A pair of libertarian think tanks and a Koch brothers-funded conservative political advocacy group are throwing their support behind a Fifth Circuit challenge to the constitutionality of the U.S. Securities and Exchange Commission's in-house judges.
The U.S. Supreme Court wrestled Wednesday with how far to go on the question of the Federal Housing Finance Agency's constitutionality as investors challenging the agency's multibillion-dollar "net worth sweep" of Fannie Mae and Freddie Mac pushed for the justices to set the arrangement aside.
Mayer Brown LLP's banking practice freed Citi from litigation over fees it earned in a federal coronavirus relief loan program, extricated a big Swiss bank from a $350 million bribery case, and helped Goldman Sachs raise $6.8 billion for United Airlines by monetizing its reward program, earning it a spot as one of Law360's 2020 Banking Practice Groups of the Year.
Santander Consumer USA Holdings Inc. investors asked a Texas federal judge Tuesday to give final approval to a $47 million class action settlement to end five years of "contentious litigation" over claims the auto lender misled them ahead of its initial public offering.
Attorneys for Capital One and the victims of a massive data security breach that allegedly affected more than 100 million customers in the U.S. squabbled Wednesday over whether the bank's privacy notice should be considered part of its cardholder agreement, in a hearing over a request for the court to dismiss some of the victims' claims.
A Florida federal judge on Wednesday ordered that a man accused of aiding a $50 million EB-5 investment fraud be sanctioned with the striking of his pleadings and a default judgment for violating court orders and abandoning his defense.
A Kaplan Higher Education vice president and associate general counsel has been named the new general counsel and chief compliance officer of International Money Express.
TD Bank NA was hit with a proposed class action Tuesday in New Jersey federal court alleging it engaged in a "bait-and-switch" scheme of luring customers with the promise of upgrading their credit card accounts after seven months when it actually takes two years.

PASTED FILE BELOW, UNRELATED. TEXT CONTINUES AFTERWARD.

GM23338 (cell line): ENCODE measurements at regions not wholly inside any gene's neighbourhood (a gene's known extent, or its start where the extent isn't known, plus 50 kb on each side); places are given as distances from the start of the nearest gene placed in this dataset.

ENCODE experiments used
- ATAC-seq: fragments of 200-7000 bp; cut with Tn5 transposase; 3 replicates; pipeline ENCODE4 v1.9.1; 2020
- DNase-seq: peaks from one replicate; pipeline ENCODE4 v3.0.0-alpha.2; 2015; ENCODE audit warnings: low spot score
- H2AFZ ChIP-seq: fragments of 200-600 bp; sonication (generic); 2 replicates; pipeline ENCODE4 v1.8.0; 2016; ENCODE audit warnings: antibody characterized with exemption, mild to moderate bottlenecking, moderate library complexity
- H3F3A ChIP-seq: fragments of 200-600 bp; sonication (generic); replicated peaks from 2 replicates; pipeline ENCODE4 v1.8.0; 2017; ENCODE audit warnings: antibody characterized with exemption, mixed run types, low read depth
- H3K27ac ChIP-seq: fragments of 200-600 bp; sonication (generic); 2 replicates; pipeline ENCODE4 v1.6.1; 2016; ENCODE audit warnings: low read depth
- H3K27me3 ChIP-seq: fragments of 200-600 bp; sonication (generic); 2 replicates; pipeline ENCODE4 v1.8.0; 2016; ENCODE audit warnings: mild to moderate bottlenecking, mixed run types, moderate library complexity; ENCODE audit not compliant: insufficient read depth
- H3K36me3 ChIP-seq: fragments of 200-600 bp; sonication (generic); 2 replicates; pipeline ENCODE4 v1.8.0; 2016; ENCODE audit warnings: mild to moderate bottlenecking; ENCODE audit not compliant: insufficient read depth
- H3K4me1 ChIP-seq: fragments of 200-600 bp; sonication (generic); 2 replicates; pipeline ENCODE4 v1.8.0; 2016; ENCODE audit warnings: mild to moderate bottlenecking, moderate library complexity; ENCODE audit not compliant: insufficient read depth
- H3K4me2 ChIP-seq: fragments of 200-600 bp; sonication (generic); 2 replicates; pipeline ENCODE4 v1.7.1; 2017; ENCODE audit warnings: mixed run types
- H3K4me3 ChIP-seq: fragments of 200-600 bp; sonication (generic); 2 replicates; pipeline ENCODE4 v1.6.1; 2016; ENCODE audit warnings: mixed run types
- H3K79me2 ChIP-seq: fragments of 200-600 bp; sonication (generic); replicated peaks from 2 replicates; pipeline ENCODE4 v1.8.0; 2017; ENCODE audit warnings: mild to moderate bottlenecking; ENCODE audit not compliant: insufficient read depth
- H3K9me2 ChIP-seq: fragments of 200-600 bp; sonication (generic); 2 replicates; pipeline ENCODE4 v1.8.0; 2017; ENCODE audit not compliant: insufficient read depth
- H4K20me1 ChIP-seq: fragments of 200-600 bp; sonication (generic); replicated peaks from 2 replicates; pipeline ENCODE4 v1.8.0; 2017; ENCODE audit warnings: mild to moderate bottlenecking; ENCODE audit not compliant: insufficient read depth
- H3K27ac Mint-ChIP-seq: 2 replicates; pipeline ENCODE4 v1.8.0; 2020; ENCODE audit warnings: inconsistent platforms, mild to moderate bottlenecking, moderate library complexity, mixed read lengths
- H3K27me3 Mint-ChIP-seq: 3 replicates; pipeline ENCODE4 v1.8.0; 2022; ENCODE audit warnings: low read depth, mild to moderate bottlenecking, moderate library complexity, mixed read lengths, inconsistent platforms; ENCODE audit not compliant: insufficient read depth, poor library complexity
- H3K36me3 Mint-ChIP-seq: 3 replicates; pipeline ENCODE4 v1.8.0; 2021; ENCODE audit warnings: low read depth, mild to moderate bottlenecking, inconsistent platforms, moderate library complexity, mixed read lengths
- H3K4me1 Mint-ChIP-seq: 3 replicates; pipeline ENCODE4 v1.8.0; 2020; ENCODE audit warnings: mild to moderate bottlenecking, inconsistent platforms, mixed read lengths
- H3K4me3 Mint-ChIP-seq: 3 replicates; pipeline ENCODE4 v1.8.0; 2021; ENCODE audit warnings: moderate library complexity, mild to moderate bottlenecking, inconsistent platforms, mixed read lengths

James McDonald, former enforcement chief with the Commodity Futures Trading Commission, announced Wednesday he will join Sullivan & Cromwell LLP as partner on Jan. 1, a move that teams him up with another former top regulatory enforcement cop, the former U.S. Securities and Exchange Commission enforcement co-head Steven Peikin.
An appeals court refused on Wednesday to overturn the convictions of two former Barclays PLC traders imprisoned for conspiring to rig a European interest rate benchmark, rejecting challenges over the presence of an ex-UBS intern on the jury.
Prominent banking industry groups urged the Office of the Comptroller of the Currency on Monday to delay action on Figure Technologies' bid to launch a blockchain-powered national bank, citing legal and public policy concerns about the proposed upstart bank's plan to take only uninsured deposits.
A Massachusetts federal judge refused to sign off on a judgment between a convicted former State Street Corp. executive and the U.S. Securities and Exchange Commission, telling both sides in a hearing Tuesday they need to convince him why the former bigwig should not be fined.
The U.S. Commodity Futures Trading Commission on Tuesday approved rules to mitigate market disruptions caused by electronic trading anomalies and enacted its first update to bankruptcy regulations in 37 years, both actions that seek to resolve long-standing priorities.